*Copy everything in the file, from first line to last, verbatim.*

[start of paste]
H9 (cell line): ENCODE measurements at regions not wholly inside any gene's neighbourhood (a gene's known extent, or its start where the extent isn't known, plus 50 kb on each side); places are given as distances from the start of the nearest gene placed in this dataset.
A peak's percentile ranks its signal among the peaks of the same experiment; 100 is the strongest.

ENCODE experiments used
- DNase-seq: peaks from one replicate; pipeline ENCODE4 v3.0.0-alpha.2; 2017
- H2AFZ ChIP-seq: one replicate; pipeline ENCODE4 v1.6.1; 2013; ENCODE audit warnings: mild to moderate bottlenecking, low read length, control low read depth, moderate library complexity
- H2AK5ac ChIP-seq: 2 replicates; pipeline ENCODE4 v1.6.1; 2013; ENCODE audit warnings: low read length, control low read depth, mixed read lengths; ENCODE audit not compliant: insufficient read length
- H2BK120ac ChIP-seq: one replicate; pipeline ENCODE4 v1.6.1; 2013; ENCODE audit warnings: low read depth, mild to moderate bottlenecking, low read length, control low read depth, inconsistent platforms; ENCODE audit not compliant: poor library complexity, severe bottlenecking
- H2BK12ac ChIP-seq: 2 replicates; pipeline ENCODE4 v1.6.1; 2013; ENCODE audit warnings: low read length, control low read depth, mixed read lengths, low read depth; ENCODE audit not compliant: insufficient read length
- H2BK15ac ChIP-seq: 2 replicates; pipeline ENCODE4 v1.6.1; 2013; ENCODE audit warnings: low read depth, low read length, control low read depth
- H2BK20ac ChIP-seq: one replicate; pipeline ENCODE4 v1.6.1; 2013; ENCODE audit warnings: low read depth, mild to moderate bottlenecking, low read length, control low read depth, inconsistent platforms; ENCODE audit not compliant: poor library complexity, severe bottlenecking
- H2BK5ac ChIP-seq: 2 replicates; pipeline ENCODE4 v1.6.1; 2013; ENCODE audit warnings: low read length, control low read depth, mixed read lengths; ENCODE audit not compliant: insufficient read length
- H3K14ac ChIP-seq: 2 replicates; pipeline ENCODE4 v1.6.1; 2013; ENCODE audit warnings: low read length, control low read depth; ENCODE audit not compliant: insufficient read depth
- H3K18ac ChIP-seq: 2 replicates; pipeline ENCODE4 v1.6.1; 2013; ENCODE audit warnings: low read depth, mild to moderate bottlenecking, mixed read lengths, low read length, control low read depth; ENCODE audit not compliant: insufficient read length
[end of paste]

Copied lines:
H9 (cell line): ENCODE measurements at regions not wholly inside any gene's neighbourhood (a gene's known extent, or its start where the extent isn't known, plus 50 kb on each side); places are given as distances from the start of the nearest gene placed in this dataset.
A peak's percentile ranks its signal among the peaks of the same experiment; 100 is the strongest.

ENCODE experiments used
- DNase-seq: peaks from one replicate; pipeline ENCODE4 v3.0.0-alpha.2; 2017
- H2AFZ ChIP-seq: one replicate; pipeline ENCODE4 v1.6.1; 2013; ENCODE audit warnings: mild to moderate bottlenecking, low read length, control low read depth, moderate library complexity
- H2AK5ac ChIP-seq: 2 replicates; pipeline ENCODE4 v1.6.1; 2013; ENCODE audit warnings: low read length, control low read depth, mixed read lengths; ENCODE audit not compliant: insufficient read length
- H2BK120ac ChIP-seq: one replicate; pipeline ENCODE4 v1.6.1; 2013; ENCODE audit warnings: low read depth, mild to moderate bottlenecking, low read length, control low read depth, inconsistent platforms; ENCODE audit not compliant: poor library complexity, severe bottlenecking
- H2BK12ac ChIP-seq: 2 replicates; pipeline ENCODE4 v1.6.1; 2013; ENCODE audit warnings: low read length, control low read depth, mixed read lengths, low read depth; ENCODE audit not compliant: insufficient read length
- H2BK15ac ChIP-seq: 2 replicates; pipeline ENCODE4 v1.6.1; 2013; ENCODE audit warnings: low read depth, low read length, control low read depth
- H2BK20ac ChIP-seq: one replicate; pipeline ENCODE4 v1.6.1; 2013; ENCODE audit warnings: low read depth, mild to moderate bottlenecking, low read length, control low read depth, inconsistent platforms; ENCODE audit not compliant: poor library complexity, severe bottlenecking
- H2BK5ac ChIP-seq: 2 replicates; pipeline ENCODE4 v1.6.1; 2013; ENCODE audit warnings: low read length, control low read depth, mixed read lengths; ENCODE audit not compliant: insufficient read length
- H3K14ac ChIP-seq: 2 replicates; pipeline ENCODE4 v1.6.1; 2013; ENCODE audit warnings: low read length, control low read depth; ENCODE audit not compliant: insufficient read depth
- H3K18ac ChIP-seq: 2 replicates; pipeline ENCODE4 v1.6.1; 2013; ENCODE audit warnings: low read depth, mild to moderate bottlenecking, mixed read lengths, low read length, control low read depth; ENCODE audit not compliant: insufficient read length